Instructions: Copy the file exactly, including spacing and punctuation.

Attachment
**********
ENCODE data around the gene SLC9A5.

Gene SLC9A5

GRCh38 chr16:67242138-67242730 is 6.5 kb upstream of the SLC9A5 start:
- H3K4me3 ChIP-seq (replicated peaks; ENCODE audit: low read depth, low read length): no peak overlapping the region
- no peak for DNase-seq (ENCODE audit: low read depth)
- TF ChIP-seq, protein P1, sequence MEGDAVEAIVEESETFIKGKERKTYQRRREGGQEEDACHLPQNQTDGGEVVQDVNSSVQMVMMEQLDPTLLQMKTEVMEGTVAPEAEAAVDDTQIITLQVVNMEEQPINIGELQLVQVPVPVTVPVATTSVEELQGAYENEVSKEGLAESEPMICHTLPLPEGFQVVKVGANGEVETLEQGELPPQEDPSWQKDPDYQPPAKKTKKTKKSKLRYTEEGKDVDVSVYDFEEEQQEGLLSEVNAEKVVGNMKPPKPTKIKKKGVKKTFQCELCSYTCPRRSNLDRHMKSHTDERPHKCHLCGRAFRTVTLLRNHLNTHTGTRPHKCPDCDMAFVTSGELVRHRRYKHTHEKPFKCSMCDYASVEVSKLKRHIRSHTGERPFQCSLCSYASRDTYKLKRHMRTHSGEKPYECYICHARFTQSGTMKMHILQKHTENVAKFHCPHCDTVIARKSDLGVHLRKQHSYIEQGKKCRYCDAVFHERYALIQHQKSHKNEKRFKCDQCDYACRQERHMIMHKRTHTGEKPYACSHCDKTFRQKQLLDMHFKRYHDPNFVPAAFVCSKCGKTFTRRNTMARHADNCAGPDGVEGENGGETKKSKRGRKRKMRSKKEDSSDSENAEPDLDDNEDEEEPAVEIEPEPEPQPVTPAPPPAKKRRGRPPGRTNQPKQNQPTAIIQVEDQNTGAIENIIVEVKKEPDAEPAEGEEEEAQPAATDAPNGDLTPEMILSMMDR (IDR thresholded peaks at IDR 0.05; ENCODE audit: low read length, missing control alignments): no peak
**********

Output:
ENCODE data around the gene SLC9A5.

Gene SLC9A5

GRCh38 chr16:67242138-67242730 is 6.5 kb upstream of the SLC9A5 start:
- H3K4me3 ChIP-seq (replicated peaks; ENCODE audit: low read depth, low read length): no peak overlapping the region
- no peak for DNase-seq (ENCODE audit: low read depth)
- TF ChIP-seq, protein P1, sequence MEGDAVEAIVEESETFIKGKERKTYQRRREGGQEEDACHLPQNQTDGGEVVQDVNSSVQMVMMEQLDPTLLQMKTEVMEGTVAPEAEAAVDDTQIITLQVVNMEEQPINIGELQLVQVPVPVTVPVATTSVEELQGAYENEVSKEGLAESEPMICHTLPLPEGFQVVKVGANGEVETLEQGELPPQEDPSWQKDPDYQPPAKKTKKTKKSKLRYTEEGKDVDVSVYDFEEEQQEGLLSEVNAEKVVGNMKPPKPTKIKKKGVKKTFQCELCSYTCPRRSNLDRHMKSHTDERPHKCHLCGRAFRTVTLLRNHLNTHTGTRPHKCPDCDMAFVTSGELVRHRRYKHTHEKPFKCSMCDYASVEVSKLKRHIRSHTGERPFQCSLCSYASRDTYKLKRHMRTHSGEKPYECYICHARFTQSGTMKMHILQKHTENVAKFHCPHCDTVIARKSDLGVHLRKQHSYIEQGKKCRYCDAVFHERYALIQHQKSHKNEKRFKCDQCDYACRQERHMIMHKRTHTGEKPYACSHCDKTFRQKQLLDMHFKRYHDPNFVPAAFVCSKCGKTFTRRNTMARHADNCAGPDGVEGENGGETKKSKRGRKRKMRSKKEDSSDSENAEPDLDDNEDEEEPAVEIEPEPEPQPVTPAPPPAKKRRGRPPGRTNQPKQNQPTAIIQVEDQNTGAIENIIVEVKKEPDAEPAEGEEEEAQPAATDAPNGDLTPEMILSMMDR (IDR thresholded peaks at IDR 0.05; ENCODE audit: low read length, missing control alignments): no peak